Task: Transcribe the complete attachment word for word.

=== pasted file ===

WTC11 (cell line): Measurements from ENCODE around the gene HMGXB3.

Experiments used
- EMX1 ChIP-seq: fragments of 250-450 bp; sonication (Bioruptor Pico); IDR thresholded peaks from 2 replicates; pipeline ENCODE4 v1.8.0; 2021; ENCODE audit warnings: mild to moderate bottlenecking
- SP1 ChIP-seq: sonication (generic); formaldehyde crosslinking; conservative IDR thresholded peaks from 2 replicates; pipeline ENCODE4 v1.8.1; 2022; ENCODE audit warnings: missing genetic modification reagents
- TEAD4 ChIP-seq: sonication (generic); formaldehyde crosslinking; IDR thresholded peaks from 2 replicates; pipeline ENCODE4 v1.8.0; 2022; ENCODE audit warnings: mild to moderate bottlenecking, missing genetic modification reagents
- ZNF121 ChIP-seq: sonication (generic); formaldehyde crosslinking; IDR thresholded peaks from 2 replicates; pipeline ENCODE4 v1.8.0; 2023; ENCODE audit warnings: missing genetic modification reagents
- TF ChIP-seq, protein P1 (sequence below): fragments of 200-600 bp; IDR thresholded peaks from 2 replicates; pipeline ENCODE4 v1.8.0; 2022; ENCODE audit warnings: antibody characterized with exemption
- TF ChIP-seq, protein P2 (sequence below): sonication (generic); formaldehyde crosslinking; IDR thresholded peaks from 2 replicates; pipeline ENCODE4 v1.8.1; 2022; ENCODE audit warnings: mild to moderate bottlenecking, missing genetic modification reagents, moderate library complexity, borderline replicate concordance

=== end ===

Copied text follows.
WTC11 (cell line): Measurements from ENCODE around the gene HMGXB3.

Experiments used
- EMX1 ChIP-seq: fragments of 250-450 bp; sonication (Bioruptor Pico); IDR thresholded peaks from 2 replicates; pipeline ENCODE4 v1.8.0; 2021; ENCODE audit warnings: mild to moderate bottlenecking
- SP1 ChIP-seq: sonication (generic); formaldehyde crosslinking; conservative IDR thresholded peaks from 2 replicates; pipeline ENCODE4 v1.8.1; 2022; ENCODE audit warnings: missing genetic modification reagents
- TEAD4 ChIP-seq: sonication (generic); formaldehyde crosslinking; IDR thresholded peaks from 2 replicates; pipeline ENCODE4 v1.8.0; 2022; ENCODE audit warnings: mild to moderate bottlenecking, missing genetic modification reagents
- ZNF121 ChIP-seq: sonication (generic); formaldehyde crosslinking; IDR thresholded peaks from 2 replicates; pipeline ENCODE4 v1.8.0; 2023; ENCODE audit warnings: missing genetic modification reagents
- TF ChIP-seq, protein P1 (sequence below): fragments of 200-600 bp; IDR thresholded peaks from 2 replicates; pipeline ENCODE4 v1.8.0; 2022; ENCODE audit warnings: antibody characterized with exemption
- TF ChIP-seq, protein P2 (sequence below): sonication (generic); formaldehyde crosslinking; IDR thresholded peaks from 2 replicates; pipeline ENCODE4 v1.8.1; 2022; ENCODE audit warnings: mild to moderate bottlenecking, missing genetic modification reagents, moderate library complexity, borderline replicate concordance